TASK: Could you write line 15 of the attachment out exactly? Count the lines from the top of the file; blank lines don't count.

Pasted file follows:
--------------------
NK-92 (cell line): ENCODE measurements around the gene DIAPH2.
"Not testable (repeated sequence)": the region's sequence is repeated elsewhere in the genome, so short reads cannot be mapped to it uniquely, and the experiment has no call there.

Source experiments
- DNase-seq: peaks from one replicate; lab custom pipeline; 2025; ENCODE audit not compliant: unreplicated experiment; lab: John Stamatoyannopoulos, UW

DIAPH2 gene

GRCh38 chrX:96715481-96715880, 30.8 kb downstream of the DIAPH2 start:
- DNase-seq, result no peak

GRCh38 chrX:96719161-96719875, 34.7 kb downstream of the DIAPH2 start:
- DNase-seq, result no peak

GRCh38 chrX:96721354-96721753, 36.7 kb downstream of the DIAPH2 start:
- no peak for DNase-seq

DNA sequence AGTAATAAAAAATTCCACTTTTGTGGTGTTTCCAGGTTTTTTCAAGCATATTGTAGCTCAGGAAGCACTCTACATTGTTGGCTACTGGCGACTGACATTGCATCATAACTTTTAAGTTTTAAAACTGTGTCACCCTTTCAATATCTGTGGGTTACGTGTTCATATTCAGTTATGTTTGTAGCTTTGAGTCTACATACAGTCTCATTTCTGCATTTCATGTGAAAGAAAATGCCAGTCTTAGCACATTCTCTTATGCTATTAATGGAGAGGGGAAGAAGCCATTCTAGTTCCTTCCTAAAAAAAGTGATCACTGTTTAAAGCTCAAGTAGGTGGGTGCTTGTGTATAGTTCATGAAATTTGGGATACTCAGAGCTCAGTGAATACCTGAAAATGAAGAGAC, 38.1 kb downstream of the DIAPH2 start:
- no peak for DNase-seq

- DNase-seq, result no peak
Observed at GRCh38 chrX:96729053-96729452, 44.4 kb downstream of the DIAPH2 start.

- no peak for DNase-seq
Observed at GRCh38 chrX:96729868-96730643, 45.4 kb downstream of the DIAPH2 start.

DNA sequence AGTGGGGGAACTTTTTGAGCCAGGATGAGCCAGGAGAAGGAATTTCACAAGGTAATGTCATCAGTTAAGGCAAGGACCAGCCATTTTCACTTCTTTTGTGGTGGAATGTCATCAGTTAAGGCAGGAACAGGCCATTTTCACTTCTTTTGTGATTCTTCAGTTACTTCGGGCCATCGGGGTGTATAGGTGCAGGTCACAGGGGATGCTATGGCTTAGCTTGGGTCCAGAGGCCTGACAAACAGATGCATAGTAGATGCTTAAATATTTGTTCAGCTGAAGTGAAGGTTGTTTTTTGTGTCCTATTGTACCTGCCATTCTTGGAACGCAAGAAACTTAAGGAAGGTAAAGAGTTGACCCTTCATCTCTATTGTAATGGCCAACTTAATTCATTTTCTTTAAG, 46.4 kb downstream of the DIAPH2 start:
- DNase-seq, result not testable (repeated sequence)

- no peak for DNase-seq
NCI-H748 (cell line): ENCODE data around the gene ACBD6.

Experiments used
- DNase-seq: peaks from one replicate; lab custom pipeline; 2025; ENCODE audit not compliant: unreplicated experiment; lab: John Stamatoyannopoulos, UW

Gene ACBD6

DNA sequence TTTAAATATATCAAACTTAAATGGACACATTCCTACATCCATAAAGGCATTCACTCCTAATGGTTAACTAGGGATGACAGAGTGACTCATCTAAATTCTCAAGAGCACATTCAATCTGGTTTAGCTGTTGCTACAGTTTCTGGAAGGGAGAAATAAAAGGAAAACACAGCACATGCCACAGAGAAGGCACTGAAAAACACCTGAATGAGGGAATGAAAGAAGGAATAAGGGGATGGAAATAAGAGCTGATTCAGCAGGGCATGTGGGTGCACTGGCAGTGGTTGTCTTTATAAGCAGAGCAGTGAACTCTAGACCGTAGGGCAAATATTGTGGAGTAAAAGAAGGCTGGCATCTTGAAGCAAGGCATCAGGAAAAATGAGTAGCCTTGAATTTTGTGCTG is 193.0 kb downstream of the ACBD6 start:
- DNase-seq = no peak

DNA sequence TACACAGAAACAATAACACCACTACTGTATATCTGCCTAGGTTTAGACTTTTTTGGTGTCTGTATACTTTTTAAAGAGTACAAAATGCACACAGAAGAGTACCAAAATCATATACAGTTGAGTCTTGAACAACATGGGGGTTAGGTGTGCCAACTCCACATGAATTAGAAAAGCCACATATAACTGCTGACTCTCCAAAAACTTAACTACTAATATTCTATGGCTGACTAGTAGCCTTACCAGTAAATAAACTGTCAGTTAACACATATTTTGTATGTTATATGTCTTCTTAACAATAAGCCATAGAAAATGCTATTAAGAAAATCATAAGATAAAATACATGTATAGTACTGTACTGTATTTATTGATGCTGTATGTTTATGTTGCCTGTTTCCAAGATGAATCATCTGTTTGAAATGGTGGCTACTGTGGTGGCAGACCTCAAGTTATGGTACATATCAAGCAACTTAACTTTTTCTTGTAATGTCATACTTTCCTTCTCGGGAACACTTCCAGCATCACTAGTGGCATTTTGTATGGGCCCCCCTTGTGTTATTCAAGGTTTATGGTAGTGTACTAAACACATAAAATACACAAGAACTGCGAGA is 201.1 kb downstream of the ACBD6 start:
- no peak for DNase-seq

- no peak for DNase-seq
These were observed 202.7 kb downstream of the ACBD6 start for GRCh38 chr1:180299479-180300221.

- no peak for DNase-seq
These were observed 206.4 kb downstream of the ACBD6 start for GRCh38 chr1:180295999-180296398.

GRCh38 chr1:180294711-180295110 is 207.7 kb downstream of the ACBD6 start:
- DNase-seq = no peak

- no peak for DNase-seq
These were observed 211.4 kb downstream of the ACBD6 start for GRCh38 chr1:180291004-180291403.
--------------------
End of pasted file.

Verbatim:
Observed at GRCh38 chrX:96729053-96729452, 44.4 kb downstream of the DIAPH2 start.